By John Diers Nov 25, 2019
All my dad wanted in a new car was a heater and a radio, and, after World War II, that’s exactly what he brought home in a brand new 1947 Nash.
Like father, like son. My wife and I bought a new car last year with a heater and a radio — and a lot more. It’s a compact, practical vehicle, suitable for septuagenarians. We like it, even though it comes with a lot of glittering gadgetry that’s downright irritating. Dad would not have been pleased, and neither am I.
I am a pragmatist and a believer in simple solutions that are appropriate for the problem. Thoreau said, “Simplify, simplify,” and as I get older and, hopefully, wiser, I’ve come to more and more understand the wisdom in his words.
I’m not alone.
A Nov. 9 feature in the Boston Globe and a study by Liberty Mutual Insurance Company found more than one in five drivers disables electronic features on their new cars, presumably because they’re a distracting nuisance. By age group, 35% of Millennials and 18% Gen Xers do so. Only 10% boomers do —because, as the article notes, younger people might be more likely to have the technical skills.
My special peeve is the blind-spot detector that beeps and flashes a light in the side view mirrors when a car comes near on the left or right. It previews what we’ll have in self-driving cars, except, in a self-driving car, a computer will be in charge, itself a frightening possibility.
I wanted to banish the beep and substitute a simple spot mirror, but I was told legal and warranty issues made it unwise to do so. I did turn off the Bluetooth feature that allows hands-free cellphone conversations. It’s an option and, when we bought the car, the salesperson took care of it. Hands-free, or not, using a cellphone while driving is dangerous. I wanted no part of it.
However, I do wish the same salesperson would have demonstrated how to change the clock from daylight saving to standard time. The manual for the car is upwards of 300 pages and is so filled with acronyms and abbreviations, and poorly organized and indexed, that I had to look through three chapters to discover how to make the switch.
Whatever happened to concise technical writing?
For the record, I am not a Luddite. I have a university degree and technical credentials. I understand the difference between Ohm’s Law and a cheeseburger. My discomfort goes to our worship of technology and the unintended consequences that come with it. Technological change is a trade-off and a Faustian bargain — a blessing and a curse.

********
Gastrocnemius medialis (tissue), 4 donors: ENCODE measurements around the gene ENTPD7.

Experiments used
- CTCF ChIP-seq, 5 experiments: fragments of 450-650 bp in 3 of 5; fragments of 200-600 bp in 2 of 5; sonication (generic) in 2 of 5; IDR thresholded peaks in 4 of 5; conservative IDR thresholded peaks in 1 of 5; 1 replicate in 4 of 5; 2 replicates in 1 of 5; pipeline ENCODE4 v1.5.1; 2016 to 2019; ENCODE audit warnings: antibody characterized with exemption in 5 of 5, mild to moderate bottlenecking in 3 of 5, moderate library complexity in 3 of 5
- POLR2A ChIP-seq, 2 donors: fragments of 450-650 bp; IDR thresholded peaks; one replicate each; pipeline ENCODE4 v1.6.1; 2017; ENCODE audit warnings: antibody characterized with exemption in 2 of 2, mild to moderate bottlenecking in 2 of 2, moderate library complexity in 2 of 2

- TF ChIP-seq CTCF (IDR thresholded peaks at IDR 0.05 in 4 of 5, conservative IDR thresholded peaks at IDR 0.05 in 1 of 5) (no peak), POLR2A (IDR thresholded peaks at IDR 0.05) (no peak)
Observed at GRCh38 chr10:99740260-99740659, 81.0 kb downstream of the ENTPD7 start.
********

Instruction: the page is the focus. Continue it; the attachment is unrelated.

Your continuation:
Substituting a sensor for a spot mirror is a tiny example, but think about technological change over the past 700 years. The printing press brought universal literacy and spread scientific knowledge throughout Europe and the world. It was the mentor for Shakespeare, Copernicus, Galileo and Sir Isaac Newton.
It’s why we have a Constitution and a republic, but it also fomented political and religious discord, enabled the Inquisition, encouraged ignorance and promoted the will of tyrants.
Consider railroads and the radio. Railroads came along in the 1830s, grew the national economy and settled the continent, but it took the Hepburn Act of 1906 to tame them for the common, economic good.
Marconi perfected the radio and transmitted the first transatlantic signal in 1901, but it required legislation in 1910, 1927 and the Communication Act of 1934 to put up the guardrails and set standards for use of the radio spectrum.
The International Telecommunications Union, founded as the International Telegraph Convention in 1865, has responsibility through the United Nations for international regulation of the radio spectrum.
This isn’t about stopping technological innovation or the spread of invention and new ideas. That’s an idiotic notion, and its folly to even try. Rather, it highlights how, throughout history, invention and technology sprint so far ahead of our institutions and our laws that it takes decades, even centuries, to catch up.
The internet had its beginnings linking scattered research centers in the 1960s. The number of users and interconnections grew in the ‘70s and ‘80s. Then, in the early 1990s, it emerged as the World Wide Web. The internet opened every library in the world, but it also spread the likes of Facebook, Twitter and other social media and allowed foreign interests to meddle in our politics and elections and take away our privacy.
Today, that genie is out of the bottle and has raced so far ahead and so fast that, short of pulling the plug, our institutions and our laws may never catch up. Google “internet regulation,” and you’ll find 880,000 entries and 880,000 different perspectives on the issues and what to do about them. There is no consensus. There may never be one. For now, it’s a free and open market, the wild, wild west — capitalism at its best, but users beware.
Please read more from the Prior Lake America: https://www.swnewsmedia.com/prior_lake_american/news/opinion/columnists/commentary-technology-always-sprints-ahead-of-guardrails/article_95e2b8e7-888d-53ba-abf4-4f697ba8d9a9.html
John Diers is a Prior Lake resident who spent 40 years working in the transit industry and is the author of “Twin Cities by Trolley: The Streetcar Era in Minneapolis and St. Paul” and “St. Paul Union Depot.” To submit questions or topics for community columnists, email firstname.lastname@example.org.